Gabe popped his fingers out of his mouth long enough to complain, “Great! Now there’s no popcorn for me!”

“Gabe, quiet! Nick, you are NOT eating food from the floor.”

“Yeah, A Gusting,” Olivia chimed in.

“Still not a word,” Nick muttered.

“We are here to watch the circus and have fun,” I snapped, and that’s when I saw it. The harrumph from the row in front of us, the sideway glance, the smug shake of the head.


What do you know, Mr-Hipster-Hat-Who’s-Blocking-My-Kid’s-View? Just wait until you have kids and try to give them some cultural enrichment! You have no idea what we’re going through back here! If you could just step out of your Portlandia Paradise for one minute and stop judging us –

I froze.
Then blinked.
Or rather I tried.
But the beam in my eye wouldn’t let me.

Breathe. Accept. Release.

No-Filter Man resumed his commentary, or maybe he’d never stopped and I just hadn’t noticed. But now I heard his joy, the immediacy of his wonder. And now, I could hear the murmured assent from his companion. I sneaked a glance at the couple – his eyes wide with excitement, her head content on his shoulder, their hands intertwined.

“They must practice at least 5 hours a day. Maybe more.”
“Mmm Hmm.”

Nick still tried to convince me that not all of the popcorn was dirty. Olivia still complained about her sight lines. And Gabe still mewed about not having enough to eat.

“”Mmm Hmm,” I replied to each.  “At intermission, we’ll get a new bag of popcorn and split it into 3.”

The I smiled, leaned back, and finally enjoyed The Show.


Random Thoughts from Last Weekend

Family Movie Night
Our neighbor gave us the idea for Friday Family Movie Night. It’s been a challenge finding movies that are multi-age appropriate, interesting to adults, and don’t contain objectionable content. Fortunately, our friend stumbled upon Popovich and the Fable of the American West.

“World-renowned circus performer, Gregory Popovich, and his talented group of former shelter animals come together to create the greatest circus performance on Earth!”
90 minutes of good, clean, hero’s journey fun.
Available on Amazon Instant Video

Nature Sundays
A new thing we started to give the kids screen time that is educational and entertaining. As creative marketing folks, of course we’ve branded it. This also makes it much easier to choose movies and puts some guardrails up on the kids’ choices.

IMAX Born to Be Wild
Perfect for a wind-down on Sunday.
“This heartwarming film documents orphaned orangutans and elephants and the extraordinary people who rescue and raise them-saving endangered species one life at a time.”
Held the attention of a 4, 5 and 9 year old.
41 minutes
Available on Amazon Instant Video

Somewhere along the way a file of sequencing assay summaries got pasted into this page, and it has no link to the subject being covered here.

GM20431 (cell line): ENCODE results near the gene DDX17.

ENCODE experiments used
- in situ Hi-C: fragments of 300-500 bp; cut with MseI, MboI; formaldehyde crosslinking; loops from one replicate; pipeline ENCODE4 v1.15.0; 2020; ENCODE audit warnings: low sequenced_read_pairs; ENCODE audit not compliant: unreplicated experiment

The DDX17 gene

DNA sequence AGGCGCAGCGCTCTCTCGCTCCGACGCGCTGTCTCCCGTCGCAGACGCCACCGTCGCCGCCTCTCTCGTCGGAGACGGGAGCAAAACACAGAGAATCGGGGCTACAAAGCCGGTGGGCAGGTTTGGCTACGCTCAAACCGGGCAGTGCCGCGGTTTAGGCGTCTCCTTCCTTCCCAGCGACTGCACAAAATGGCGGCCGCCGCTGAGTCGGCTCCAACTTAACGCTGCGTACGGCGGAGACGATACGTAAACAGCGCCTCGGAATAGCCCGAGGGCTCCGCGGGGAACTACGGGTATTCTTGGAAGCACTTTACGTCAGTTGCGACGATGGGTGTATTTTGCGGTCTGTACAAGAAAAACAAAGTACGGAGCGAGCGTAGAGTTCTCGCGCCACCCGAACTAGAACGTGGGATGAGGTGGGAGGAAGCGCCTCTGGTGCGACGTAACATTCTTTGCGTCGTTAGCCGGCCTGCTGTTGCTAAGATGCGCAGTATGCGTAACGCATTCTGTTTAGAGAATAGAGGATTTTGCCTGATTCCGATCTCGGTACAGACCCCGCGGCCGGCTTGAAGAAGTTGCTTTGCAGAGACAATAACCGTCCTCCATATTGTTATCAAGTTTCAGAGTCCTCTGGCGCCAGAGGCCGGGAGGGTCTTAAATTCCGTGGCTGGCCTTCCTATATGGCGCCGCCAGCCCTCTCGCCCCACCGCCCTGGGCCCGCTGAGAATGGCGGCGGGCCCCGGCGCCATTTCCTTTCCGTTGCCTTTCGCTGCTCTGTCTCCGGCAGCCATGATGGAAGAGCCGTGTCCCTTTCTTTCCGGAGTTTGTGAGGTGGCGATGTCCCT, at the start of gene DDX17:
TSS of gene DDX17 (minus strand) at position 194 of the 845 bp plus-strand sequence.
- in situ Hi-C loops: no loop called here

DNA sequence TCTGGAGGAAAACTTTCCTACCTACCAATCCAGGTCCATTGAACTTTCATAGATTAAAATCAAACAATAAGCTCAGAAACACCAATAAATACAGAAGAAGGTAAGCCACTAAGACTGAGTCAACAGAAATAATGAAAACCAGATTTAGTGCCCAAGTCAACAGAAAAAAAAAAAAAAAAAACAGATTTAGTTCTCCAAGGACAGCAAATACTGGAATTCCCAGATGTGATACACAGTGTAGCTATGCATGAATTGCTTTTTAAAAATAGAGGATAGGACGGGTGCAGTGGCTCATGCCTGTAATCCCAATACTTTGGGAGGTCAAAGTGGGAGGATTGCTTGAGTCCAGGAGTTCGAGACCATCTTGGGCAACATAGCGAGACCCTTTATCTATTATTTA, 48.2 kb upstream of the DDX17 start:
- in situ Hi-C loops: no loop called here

Live Experience
Marvel Live
Another family movie, or…a live re-enactment of a movie? We decided on the latter. Enter Marvel Live.

2 hours with a 15-minute intermission. All the biggies are present – Spider Man, Hulk, IronMan, Thor, Black Widow. There were probably some other superheroes, but they were onstage during my 20-minute power nap, so I missed them. Nevertheless, the kids had a blast. And yes, we caved and bought each a memento (ray gun, giant lollipop, Hulk stuffed animal).

We’re on a live theatre kick this year in an effort to round out their media consumption and to introduce them to as many new experiences as possible.

Family Meeting
We’re in the process of tweaking our weekly meeting format. It currently runs 20 minutes, but feels like 3 hours. Part of the issue has been people talking over each other, so Nick introduced “the talking ball” which is his Magic 8 Ball (“Will this meeting ever end?” “Outlook not so good.”). In addition to each person having time to say whatever is on his or her mind, we have also added the following quick-response questions for each week:

  • What made you happy?
  • What made you sad/mad?
  • How did you help someone?
  • What did you learn?

We also go around the table and have each person say something they like or admire about the person talking. Nice way to start the school week with an extra confidence boost.


Why I dig being “catholic”

“Is this even a Catholic church?”

I overheard the comment on the way out of mass – our weekly commitment to helping the kids develop a relationship God. I’d like to say that we started going to mass because we were both raised Catholic and inculcating a religious identity is important to us.

But, truth be told, we were both raised by immigrant parents, which means education is a high priority. So when Nick started coming home with not-so-smiley faces on his 1st grade religion worksheets, these less-than-an-A-is-an-F parents knew we had a serious problem.

Thanks goodness my mom found us a church. We weren’t strangers to the parish – after all, our 3 children had all been baptized there – but we weren’t active parishioners either given Rome’s less-than-stellar stance on homosexuality. Still, with selective enrollment HS looming ahead, we knew we had to keep the academics in all areas up.

(The Lord works in mysterious ways. And the way He got us through the door was through our over-achieving egos.)

Small c.
Definition: including a wide variety of things; all-embracing.

The older gentleman exiting the church was talking, so I’m not sure if he meant capital C or small C.

To me, they are the same.